K-Pop’s Soft Power
The story of South Korea’s musical exports.
|By Neil Manticore-Griffin||June 2, 2011|
This spring, the Hollywood Bowl hosted a big-budget festival “for all generations” featuring a family-friendly parade of torch singers, hip-pop crews, and boy and girl bands. But instead of a shot in the arm for America’s pick-pocketed music industry, it’s a showcase for the boom of cultural exports from what CNN dubs “the Hollywood of the East”: South Korea.
K-Pop–named after (Japanese) J-Pop before it–has attained fashion first status in Thailand, Vietnam, Hong Kong and Singapore. More surprisingly, acts are making inroads into the self-sufficient charts of Japan–and more unpredictably, starting to occupy the imagination of a neo-capitalist China.
K-Pop’s rise began in the ’90s. South Korea had emerged as one of the Tiger Economies via a determined, decades-long drive to build up a competitive hi-tech manufacturing industry (starring Samsung, Hyundai and LG). This triumph of capitalism could only be achieved via a failure of democracy–a series of military republics kept free speech and wages down, as true to their own ideology as their more notorious neighbor. Democracy finally arrived in 1987, and the new rulers attempted to reform, while continuing to rely upon, the country’s chaebol (dynastic family businesses the size of multinational corporations). Likewise, as nearby China outpaced the Tiger Economies, South Korea’s previously isolationist foreign policy shifted to segyehwa–a political term usually translated as “globalization” (but more usefully ambiguous).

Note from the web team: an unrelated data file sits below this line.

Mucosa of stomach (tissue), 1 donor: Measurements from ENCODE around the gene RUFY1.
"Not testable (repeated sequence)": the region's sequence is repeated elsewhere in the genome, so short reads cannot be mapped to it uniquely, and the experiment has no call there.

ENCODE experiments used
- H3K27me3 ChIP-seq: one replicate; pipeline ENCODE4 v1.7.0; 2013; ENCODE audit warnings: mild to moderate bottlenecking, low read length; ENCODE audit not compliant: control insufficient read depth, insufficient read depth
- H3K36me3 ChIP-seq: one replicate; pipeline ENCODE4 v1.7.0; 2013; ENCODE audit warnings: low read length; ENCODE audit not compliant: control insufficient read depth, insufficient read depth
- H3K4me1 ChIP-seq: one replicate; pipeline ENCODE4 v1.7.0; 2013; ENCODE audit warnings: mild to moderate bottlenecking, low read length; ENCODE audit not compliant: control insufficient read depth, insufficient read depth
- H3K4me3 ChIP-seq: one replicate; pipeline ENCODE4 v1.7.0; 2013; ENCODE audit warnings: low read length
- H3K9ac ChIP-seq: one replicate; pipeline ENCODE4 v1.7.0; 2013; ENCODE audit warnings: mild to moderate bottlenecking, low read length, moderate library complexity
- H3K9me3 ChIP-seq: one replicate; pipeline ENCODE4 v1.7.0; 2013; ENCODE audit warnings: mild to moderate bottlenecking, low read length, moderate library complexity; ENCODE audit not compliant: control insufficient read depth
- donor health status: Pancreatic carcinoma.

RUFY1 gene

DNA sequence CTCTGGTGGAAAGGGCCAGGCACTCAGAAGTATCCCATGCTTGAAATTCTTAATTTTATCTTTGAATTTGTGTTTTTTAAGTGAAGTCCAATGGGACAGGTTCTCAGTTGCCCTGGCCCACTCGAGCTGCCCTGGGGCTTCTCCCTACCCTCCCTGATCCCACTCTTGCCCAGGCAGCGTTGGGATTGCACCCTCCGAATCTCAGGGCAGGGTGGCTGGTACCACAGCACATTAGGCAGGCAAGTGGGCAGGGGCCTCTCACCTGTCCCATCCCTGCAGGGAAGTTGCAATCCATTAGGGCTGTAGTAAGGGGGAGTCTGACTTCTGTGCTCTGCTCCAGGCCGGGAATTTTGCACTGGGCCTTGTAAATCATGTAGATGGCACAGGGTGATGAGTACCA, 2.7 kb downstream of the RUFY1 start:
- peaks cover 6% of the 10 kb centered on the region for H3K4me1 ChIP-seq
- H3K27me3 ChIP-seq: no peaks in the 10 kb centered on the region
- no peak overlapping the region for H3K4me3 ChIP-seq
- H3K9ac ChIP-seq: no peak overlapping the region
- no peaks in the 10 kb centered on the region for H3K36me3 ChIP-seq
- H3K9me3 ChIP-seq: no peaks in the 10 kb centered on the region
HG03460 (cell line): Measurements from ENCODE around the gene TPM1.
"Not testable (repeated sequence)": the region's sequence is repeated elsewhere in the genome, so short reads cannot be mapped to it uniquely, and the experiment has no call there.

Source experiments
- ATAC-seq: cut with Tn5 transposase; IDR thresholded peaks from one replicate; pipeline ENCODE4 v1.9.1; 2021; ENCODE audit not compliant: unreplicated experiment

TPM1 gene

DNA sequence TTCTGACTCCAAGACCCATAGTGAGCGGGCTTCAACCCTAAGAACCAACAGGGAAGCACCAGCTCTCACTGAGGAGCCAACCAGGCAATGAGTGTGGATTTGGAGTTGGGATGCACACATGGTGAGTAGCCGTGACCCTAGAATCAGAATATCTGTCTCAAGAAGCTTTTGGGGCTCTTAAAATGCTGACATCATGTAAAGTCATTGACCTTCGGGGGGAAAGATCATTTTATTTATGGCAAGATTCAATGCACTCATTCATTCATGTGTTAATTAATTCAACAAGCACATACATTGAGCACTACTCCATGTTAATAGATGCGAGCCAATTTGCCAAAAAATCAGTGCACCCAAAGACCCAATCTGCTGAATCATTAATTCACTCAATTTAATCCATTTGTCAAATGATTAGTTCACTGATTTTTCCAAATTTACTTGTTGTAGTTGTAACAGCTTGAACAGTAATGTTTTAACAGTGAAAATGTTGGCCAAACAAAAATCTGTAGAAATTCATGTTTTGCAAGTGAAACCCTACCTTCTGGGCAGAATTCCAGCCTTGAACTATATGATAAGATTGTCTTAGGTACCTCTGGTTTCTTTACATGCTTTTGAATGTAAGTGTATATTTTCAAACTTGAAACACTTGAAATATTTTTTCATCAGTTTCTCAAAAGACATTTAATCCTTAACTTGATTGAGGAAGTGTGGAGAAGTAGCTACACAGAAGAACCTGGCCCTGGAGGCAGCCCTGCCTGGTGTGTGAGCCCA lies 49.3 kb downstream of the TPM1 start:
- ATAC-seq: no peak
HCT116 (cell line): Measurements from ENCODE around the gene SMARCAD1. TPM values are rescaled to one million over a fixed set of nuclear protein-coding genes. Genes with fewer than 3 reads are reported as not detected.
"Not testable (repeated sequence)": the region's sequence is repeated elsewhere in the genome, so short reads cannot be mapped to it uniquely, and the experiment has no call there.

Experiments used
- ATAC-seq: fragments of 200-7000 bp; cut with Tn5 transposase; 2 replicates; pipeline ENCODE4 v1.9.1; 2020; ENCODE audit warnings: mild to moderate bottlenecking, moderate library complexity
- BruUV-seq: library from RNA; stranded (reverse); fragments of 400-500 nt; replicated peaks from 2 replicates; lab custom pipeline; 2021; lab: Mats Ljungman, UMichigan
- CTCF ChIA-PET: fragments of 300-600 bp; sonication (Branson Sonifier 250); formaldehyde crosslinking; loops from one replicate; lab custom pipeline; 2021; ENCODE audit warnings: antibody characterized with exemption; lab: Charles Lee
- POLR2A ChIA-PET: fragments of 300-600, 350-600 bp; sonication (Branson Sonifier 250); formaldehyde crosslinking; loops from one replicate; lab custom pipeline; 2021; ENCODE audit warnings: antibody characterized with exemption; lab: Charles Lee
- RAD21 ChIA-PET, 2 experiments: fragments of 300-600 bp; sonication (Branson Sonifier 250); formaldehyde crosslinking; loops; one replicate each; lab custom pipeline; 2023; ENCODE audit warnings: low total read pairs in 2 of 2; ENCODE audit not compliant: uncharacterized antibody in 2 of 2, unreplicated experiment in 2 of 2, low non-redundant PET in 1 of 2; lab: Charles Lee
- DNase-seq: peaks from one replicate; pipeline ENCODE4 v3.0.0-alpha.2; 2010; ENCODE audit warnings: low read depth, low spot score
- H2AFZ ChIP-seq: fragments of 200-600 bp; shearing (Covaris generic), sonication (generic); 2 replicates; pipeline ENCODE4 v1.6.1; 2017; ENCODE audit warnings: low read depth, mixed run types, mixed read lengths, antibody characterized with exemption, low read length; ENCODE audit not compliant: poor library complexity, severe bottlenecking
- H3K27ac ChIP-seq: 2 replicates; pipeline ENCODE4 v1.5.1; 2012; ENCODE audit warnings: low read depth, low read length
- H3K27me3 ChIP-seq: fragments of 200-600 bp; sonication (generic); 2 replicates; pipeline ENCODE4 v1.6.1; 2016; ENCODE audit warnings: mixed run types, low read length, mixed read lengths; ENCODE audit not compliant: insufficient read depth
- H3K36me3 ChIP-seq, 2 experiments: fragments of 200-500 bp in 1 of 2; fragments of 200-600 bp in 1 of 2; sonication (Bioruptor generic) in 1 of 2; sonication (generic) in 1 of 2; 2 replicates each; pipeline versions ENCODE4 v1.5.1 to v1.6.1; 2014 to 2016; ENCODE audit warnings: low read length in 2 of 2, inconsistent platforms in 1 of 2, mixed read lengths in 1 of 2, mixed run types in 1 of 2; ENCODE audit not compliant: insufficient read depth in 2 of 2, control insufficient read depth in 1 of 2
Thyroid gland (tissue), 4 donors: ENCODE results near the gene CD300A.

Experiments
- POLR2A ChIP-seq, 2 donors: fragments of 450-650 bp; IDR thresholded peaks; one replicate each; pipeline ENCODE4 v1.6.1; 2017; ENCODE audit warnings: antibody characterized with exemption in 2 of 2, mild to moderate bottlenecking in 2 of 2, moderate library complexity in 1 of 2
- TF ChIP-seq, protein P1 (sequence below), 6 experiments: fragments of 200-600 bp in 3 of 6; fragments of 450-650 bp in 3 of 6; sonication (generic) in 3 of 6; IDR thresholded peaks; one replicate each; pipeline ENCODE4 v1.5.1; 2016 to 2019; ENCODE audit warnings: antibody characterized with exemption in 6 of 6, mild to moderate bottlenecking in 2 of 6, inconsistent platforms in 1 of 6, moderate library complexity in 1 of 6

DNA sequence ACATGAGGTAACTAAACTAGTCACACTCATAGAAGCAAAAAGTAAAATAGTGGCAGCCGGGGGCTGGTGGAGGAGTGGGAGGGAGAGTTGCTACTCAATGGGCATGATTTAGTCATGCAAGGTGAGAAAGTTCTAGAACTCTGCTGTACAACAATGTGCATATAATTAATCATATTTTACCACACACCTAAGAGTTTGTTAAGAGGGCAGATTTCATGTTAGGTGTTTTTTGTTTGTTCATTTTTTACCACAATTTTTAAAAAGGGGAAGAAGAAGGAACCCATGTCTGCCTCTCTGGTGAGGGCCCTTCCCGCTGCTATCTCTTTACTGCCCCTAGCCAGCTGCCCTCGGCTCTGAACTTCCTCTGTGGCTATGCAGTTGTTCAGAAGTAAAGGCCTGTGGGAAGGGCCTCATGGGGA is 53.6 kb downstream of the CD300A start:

Trade became key for Korea to build its regional position, which is why the country’s Presidential Advisory Board on Science and Technology recommended support for “creative content industries.” Reportedly, it was the international success of the film Jurassic Park–equaling “the foreign sales of 1.5 million Hyundai cars”–that sealed the deal.
It was, however, a string of soapy miniseries–often historical, always sentimental epics inhabited by glamorous stars–that would prove the monster hits. Lavishly produced by public broadcasters and sold insultingly cheaply, romantic shows like “Winter Sonata” and “Autumn In My Heart” would root in TV schedules across East Asia, proving hugely popular in China especially. With (Korean) product placement all but running the props department, emotion-ravished audiences came to relate to these neighborly characters, their fashion–and the musical soundtrack.
K-Pop was born in the ’90s for domestic use–an artificial transplant to South Korea, a place where record companies are called “talent agencies” precisely because they train (and maintain) pop star “idols” in a country with no tradition of such–and it fully evolved with the arrival of the “Queen of K-Pop,” BoA. Trained for two years behind closed doors, her career launched in 2000 at the age of 13. At 15, with moderate success back home and a sound that gentrified her genre’s urban influence, she conquered Korea-phobic Japan, the world’s second-largest music market. (Her coaching included both Japanese and Mandarin.) In 2008, having learned English, she became one of the first idols to attempt an American release. The songs were unsurprisingly modeled on what Rolling Stone called “possibly the most influential pop album of the last five years”–Britney Spears’ Blackout. The fact that you haven’t heard of BoA tells you how it went, but her influence in South Korea was considerable.